Τετάρτη, 31 Ιουλίου 2013

Η συνέντευξη του Χάρη Αττώνη στη National Herald - "Greek Artists, Musicians, Dream On"

Haris Attonis has artistic satisfaction as a Greek actor, but little money indeed.
ATHENS – Although Greek films are enjoying newfound acclaim as producers and directors struggle to find funding in a crushing economic crisis, the life of an actor – as for musicians – is a tough one indeed these days.
Some 95 percent of actors are out of work and musicians have to pay for their own productions. Many travel to islands or places distant from Athens to perform, only to be told not enough money was taken in to pay them and some wait for years to be paid for state shows.
As conditions are chaotic, many artists decide whether to fund their projects or at the same time, do something else as a main profession.
Haris Attonis, actor and founder of the nonprofit corporation Degreezero, from the early stages of studies in England and then in Greece, found work. But with the passing of the years, from job to job, he was finding that the financial part was becoming less important.
The competition is huge; he has heard several employers tell him “If you don’t accept to work without money, there are hundreds after you who are willing to do, even for the experience.” And as the actors proliferate, demand diminished. “So getting together in groups and doing independent jobs was the only way” he says.
Georgina Konsta, an actress, said she has realized that “It’s difficult to have job exclusively and always in theater. It’s not made to work a few months to live the rest of the year. The obligations, expenses, needs can’t be covered,” she says.
So, she works at Pierce College, the American College of Greece, as a theater teacher in Summer Camp and in the winter in Theatrical Improvisation Club.
Konsta also participates in independent theater performances with small groups and she has starred in three short films in the last year, has directed three and has done the narration in two. This year, she’s starring with six others actors at Of Course Dreaming, a play based on Kiki Dimoula’s poetry.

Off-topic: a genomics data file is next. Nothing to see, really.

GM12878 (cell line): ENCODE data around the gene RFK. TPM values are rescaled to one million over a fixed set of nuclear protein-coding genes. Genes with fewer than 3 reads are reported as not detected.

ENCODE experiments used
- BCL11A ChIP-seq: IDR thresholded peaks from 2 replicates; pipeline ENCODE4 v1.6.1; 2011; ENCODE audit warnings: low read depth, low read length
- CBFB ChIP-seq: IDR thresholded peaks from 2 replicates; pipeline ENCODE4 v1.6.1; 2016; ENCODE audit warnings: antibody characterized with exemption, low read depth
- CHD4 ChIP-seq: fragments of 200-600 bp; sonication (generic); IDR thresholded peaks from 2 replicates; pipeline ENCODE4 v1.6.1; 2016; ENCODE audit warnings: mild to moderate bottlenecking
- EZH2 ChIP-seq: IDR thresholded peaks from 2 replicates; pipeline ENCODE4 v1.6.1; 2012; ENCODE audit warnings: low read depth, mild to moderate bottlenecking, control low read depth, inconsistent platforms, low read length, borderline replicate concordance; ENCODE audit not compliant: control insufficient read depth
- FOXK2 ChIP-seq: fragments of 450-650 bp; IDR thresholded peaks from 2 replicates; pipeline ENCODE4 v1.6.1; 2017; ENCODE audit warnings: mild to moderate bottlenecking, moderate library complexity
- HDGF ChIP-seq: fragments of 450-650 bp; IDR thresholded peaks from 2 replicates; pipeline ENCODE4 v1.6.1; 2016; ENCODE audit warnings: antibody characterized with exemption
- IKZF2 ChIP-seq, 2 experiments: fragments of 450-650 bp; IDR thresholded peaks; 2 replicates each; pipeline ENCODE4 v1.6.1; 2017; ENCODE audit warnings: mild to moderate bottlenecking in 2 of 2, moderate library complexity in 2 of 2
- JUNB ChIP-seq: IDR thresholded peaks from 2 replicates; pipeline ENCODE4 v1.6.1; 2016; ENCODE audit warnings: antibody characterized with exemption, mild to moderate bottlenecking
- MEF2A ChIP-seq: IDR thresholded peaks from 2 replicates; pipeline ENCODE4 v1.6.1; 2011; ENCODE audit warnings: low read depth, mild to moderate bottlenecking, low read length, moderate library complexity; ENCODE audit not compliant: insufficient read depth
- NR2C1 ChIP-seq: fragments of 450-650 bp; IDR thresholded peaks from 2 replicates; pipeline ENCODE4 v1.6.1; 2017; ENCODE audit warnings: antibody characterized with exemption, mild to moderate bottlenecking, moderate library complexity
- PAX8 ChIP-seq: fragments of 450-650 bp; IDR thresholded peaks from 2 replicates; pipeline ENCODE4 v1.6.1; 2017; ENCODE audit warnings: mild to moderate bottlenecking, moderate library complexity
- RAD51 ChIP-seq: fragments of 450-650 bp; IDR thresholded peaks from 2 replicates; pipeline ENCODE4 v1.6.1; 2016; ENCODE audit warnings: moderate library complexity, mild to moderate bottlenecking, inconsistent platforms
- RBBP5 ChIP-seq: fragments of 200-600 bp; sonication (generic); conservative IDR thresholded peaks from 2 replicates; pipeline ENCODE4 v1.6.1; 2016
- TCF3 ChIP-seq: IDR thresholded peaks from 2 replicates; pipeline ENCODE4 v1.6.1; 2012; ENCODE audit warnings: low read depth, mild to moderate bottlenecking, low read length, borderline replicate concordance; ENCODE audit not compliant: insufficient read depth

MORE THAN ZERO
Attonis is involved with the family business which began with his grandfather. “It’s something that I denied at the outset to do things which I was interested in,” he explained.
The last years, he makes a living exclusively from there – having set up an e-shop and taking over the management of online sales, something that he had never imagined that he would do because his “involvement with the theater was always full-time.”
However, in 2010, he founded the non-profit organization Degreezero with some of his old classmates from the drama school. He said this was the only way to feel free to express what he wants and develop through theatre – there was no financial gain, only moral satisfaction. His last performance at the monologue I Am My Own Wife by Doug Wright made him proud and received excellent reviews.
Both tried to make a career in theater, but said soon they understood that it was costly. “Trying to make a living through theater requires giving yourself completely at the cost of personal life. It becomes your main priority,” Konsta said.
“For many years, I think that I was lucky,” Attoni said. “Maybe, I didn’t make works that brought me fame or money, but I’m proud of all. From the time that I have been studying, I was working in dance theatre or theatrical groups, some were requiring hours of rehearsals, others had performances late at night, others were in tour. When these are not paid, this is a big blow.”
Most actors, if they haven’t resources or income from their family, work at various jobs, whether they are dealing with their art or not, even toiling in a bar.